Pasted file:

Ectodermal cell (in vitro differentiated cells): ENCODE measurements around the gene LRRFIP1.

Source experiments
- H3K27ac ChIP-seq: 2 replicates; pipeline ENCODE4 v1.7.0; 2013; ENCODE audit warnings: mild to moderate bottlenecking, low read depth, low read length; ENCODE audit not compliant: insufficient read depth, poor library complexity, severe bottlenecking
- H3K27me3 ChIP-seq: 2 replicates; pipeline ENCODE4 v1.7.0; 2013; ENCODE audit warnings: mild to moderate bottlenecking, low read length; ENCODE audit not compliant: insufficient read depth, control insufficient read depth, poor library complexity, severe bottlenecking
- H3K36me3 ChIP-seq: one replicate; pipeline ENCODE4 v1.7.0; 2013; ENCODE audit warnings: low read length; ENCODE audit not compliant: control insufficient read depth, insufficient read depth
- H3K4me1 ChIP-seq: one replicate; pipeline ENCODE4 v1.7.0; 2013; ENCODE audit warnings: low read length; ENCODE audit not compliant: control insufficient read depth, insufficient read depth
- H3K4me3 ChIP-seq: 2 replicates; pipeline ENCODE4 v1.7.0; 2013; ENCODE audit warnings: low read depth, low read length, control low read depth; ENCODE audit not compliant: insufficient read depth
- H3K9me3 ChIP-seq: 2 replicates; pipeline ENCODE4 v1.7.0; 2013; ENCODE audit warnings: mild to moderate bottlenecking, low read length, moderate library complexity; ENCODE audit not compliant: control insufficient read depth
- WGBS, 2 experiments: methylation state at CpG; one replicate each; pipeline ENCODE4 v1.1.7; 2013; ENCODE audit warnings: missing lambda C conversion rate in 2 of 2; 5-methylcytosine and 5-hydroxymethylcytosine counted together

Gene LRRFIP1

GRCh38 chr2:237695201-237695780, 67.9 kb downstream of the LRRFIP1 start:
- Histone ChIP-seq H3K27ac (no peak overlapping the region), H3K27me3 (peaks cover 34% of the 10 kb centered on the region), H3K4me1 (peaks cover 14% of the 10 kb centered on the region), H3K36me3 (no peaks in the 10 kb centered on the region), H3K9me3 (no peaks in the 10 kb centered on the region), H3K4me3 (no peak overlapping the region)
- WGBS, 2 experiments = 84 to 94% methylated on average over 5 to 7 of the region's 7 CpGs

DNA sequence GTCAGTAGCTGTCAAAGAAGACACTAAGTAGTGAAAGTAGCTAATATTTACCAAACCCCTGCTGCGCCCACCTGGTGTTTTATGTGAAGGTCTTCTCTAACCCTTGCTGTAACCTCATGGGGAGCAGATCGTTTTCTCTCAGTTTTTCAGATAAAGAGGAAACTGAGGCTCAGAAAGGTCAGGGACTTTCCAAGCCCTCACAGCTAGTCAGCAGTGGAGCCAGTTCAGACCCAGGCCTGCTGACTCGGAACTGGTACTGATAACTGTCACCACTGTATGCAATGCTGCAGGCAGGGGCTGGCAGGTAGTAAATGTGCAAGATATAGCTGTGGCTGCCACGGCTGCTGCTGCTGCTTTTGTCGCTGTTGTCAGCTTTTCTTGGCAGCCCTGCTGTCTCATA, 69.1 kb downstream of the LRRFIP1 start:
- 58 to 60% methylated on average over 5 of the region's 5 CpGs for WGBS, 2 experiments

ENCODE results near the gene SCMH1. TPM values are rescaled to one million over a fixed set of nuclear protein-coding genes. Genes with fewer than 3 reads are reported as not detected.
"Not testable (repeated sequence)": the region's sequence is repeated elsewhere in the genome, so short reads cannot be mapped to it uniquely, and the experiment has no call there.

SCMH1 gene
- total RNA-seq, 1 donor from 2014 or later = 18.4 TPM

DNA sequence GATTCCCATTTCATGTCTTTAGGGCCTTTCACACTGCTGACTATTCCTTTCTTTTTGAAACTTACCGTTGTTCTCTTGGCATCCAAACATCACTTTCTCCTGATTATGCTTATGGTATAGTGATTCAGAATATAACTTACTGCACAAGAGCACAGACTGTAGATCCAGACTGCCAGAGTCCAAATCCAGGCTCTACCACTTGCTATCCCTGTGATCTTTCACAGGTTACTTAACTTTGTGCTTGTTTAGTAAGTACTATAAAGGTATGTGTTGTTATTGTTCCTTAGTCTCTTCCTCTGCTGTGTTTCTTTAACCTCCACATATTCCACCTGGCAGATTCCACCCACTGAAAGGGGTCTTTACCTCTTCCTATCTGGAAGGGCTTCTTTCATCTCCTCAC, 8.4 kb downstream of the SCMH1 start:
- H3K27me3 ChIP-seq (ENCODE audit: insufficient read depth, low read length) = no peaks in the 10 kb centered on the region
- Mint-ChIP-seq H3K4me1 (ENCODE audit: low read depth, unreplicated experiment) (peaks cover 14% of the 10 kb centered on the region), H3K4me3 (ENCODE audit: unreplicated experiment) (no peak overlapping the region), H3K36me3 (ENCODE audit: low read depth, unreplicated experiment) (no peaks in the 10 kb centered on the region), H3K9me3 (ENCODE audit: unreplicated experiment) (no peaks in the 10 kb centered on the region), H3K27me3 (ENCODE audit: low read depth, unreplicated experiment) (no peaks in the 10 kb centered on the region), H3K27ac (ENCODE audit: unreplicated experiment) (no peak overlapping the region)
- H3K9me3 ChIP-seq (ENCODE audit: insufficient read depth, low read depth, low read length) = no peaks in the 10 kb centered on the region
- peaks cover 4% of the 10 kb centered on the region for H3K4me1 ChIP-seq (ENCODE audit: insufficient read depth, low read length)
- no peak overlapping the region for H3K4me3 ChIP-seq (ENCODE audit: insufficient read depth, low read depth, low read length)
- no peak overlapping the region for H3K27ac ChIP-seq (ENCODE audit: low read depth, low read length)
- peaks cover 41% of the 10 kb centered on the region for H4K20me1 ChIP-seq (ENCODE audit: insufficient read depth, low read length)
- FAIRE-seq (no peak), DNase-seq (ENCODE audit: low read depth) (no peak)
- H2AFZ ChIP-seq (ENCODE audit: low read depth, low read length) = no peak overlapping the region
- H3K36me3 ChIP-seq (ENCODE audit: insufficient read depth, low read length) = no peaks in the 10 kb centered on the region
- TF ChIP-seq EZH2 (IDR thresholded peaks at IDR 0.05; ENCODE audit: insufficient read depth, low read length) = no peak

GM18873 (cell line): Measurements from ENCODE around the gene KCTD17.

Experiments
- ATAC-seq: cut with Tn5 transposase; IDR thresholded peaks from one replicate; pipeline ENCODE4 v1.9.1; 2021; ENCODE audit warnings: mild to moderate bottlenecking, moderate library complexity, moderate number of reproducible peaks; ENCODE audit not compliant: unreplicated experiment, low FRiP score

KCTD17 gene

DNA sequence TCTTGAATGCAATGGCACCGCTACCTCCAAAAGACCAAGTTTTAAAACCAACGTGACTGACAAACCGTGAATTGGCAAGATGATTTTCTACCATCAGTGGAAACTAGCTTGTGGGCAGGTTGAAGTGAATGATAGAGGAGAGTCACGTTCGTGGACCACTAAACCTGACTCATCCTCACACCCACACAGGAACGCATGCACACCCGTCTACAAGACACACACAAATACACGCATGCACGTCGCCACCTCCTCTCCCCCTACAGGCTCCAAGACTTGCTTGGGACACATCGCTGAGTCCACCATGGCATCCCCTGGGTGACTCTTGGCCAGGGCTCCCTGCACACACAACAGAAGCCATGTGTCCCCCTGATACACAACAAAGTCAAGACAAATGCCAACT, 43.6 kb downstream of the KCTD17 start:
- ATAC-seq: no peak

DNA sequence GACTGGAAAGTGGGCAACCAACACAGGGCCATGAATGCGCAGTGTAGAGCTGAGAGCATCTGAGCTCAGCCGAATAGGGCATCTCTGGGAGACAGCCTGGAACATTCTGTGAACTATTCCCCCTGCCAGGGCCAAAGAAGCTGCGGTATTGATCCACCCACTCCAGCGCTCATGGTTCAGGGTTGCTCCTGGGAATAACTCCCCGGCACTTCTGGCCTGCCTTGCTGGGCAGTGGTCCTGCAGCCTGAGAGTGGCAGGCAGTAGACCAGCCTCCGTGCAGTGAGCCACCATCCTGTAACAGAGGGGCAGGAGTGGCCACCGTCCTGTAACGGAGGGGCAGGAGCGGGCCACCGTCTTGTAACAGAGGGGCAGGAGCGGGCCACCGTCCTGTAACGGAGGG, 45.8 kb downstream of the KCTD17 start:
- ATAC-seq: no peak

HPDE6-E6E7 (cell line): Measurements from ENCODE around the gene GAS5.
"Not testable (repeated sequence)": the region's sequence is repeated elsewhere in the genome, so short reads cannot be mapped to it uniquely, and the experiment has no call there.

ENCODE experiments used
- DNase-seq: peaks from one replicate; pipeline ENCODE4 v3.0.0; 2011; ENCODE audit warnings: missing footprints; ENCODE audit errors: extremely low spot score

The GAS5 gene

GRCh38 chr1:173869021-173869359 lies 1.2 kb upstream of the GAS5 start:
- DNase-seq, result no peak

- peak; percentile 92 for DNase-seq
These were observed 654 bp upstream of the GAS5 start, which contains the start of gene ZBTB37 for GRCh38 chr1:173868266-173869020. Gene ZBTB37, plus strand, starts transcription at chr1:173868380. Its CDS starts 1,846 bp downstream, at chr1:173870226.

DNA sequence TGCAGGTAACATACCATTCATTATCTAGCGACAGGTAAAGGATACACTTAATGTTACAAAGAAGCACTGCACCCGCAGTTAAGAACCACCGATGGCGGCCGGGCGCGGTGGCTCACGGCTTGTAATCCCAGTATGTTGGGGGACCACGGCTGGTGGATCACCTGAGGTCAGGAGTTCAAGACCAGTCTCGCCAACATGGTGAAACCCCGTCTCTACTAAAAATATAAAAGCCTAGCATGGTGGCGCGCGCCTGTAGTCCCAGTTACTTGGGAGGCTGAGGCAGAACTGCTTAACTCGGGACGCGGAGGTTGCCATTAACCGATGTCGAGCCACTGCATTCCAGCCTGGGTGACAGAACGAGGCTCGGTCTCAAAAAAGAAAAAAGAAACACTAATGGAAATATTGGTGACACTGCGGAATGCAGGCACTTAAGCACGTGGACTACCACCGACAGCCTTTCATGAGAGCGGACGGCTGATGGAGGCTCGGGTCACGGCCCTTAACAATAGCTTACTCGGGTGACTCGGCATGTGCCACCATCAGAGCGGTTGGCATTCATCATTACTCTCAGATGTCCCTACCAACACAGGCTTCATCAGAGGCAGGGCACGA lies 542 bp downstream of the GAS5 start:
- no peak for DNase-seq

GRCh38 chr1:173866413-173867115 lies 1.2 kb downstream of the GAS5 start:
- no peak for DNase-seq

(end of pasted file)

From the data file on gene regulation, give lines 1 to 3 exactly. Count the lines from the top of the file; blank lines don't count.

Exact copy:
Ectodermal cell (in vitro differentiated cells): ENCODE measurements around the gene LRRFIP1.

Source experiments
- H3K27ac ChIP-seq: 2 replicates; pipeline ENCODE4 v1.7.0; 2013; ENCODE audit warnings: mild to moderate bottlenecking, low read depth, low read length; ENCODE audit not compliant: insufficient read depth, poor library complexity, severe bottlenecking